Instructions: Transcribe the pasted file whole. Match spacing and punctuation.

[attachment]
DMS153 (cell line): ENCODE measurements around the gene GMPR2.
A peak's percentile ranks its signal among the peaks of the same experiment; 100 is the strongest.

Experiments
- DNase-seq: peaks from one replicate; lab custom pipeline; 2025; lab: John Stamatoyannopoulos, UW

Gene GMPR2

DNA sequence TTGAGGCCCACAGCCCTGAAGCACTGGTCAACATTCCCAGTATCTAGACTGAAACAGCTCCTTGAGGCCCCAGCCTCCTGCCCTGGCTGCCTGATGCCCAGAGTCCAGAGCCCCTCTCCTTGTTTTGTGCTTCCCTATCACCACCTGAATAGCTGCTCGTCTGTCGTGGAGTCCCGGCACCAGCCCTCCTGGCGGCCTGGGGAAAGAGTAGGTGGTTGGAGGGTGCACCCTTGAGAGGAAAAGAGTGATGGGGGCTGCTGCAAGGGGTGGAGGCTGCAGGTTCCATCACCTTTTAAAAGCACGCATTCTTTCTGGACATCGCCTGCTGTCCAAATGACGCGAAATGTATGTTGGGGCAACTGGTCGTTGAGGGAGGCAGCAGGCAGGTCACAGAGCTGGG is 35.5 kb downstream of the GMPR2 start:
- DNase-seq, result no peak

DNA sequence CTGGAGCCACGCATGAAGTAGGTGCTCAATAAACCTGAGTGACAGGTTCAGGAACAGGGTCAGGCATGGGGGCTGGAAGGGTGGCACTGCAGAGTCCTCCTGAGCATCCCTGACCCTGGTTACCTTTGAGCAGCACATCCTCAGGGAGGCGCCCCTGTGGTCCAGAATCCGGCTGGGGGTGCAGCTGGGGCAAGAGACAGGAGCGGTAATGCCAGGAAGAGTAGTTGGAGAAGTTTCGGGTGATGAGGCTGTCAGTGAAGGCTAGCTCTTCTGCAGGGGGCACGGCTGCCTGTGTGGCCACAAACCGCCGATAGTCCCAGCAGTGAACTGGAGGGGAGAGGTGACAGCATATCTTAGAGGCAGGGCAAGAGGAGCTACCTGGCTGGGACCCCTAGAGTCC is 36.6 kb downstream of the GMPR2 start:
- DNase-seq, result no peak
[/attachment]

DMS153 (cell line): ENCODE measurements around the gene GMPR2.
A peak's percentile ranks its signal among the peaks of the same experiment; 100 is the strongest.

Experiments
- DNase-seq: peaks from one replicate; lab custom pipeline; 2025; lab: John Stamatoyannopoulos, UW

Gene GMPR2

DNA sequence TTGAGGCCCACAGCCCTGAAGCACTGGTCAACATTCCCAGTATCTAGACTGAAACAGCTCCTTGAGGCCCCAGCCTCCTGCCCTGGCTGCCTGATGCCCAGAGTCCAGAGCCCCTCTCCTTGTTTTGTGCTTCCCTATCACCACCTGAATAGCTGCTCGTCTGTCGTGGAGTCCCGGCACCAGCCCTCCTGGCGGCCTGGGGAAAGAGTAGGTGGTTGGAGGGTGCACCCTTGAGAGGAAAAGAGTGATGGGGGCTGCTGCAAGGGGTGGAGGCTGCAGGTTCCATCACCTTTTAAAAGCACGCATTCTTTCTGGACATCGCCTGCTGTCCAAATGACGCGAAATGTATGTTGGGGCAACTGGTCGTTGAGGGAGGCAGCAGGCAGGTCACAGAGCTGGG is 35.5 kb downstream of the GMPR2 start:
- DNase-seq, result no peak

DNA sequence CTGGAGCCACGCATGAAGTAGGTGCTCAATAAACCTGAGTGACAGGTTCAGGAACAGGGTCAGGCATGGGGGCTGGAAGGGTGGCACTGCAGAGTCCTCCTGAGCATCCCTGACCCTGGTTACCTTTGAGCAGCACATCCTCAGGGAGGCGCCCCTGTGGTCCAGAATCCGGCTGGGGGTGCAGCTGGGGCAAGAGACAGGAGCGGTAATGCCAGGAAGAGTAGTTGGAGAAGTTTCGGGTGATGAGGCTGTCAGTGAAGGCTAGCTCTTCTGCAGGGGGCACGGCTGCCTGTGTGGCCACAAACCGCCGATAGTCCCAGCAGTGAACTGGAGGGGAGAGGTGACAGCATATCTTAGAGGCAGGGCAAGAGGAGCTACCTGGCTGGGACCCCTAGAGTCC is 36.6 kb downstream of the GMPR2 start:
- DNase-seq, result no peak